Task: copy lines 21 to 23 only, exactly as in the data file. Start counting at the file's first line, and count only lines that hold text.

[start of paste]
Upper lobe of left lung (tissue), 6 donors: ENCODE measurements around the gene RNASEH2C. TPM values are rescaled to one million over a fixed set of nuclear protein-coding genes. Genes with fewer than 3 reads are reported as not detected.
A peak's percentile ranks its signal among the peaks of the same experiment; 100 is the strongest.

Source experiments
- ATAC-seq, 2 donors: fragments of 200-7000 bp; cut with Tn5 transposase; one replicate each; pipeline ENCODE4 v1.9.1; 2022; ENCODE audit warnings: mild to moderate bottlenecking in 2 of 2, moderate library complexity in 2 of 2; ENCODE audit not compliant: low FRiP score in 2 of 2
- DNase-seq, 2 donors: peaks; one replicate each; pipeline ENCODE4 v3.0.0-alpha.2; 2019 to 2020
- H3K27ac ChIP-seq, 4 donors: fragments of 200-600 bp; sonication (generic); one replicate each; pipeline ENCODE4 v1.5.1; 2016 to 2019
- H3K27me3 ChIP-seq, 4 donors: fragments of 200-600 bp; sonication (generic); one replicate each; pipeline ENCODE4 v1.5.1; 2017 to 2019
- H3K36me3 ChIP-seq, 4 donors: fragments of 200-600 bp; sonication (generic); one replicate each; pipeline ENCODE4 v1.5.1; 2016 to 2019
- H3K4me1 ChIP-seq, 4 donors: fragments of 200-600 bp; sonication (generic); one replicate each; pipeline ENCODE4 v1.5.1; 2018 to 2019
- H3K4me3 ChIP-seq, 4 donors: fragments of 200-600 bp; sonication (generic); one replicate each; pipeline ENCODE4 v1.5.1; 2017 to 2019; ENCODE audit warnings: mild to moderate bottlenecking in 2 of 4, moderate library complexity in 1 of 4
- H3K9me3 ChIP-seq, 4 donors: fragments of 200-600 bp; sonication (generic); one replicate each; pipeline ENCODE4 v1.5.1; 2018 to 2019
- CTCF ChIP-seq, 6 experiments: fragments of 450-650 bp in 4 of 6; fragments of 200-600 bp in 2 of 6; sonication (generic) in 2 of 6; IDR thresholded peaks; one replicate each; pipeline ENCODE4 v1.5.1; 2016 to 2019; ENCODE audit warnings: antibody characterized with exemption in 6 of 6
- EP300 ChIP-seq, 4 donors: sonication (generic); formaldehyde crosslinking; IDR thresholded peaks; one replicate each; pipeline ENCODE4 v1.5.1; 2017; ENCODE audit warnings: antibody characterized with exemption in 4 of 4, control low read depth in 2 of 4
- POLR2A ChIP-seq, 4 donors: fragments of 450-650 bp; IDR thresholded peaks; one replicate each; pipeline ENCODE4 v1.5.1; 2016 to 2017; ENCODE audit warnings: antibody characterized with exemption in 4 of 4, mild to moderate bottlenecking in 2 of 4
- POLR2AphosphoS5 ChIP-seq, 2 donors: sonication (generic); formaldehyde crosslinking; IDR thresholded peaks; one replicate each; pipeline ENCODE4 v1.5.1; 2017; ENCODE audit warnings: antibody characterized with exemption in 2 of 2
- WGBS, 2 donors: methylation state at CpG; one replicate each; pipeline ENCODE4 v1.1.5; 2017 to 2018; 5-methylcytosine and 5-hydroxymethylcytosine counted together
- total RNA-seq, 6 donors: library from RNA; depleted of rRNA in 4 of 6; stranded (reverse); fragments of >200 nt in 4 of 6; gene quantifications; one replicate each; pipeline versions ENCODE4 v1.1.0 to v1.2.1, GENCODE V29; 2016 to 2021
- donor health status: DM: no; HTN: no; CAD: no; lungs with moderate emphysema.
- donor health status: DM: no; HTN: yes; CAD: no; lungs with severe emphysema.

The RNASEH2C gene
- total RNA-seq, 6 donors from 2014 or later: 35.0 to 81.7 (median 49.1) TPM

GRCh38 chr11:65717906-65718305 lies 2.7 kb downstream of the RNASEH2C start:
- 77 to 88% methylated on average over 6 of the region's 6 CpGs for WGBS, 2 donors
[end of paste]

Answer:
- total RNA-seq, 6 donors from 2014 or later: 35.0 to 81.7 (median 49.1) TPM

GRCh38 chr11:65717906-65718305 lies 2.7 kb downstream of the RNASEH2C start:
- 77 to 88% methylated on average over 6 of the region's 6 CpGs for WGBS, 2 donors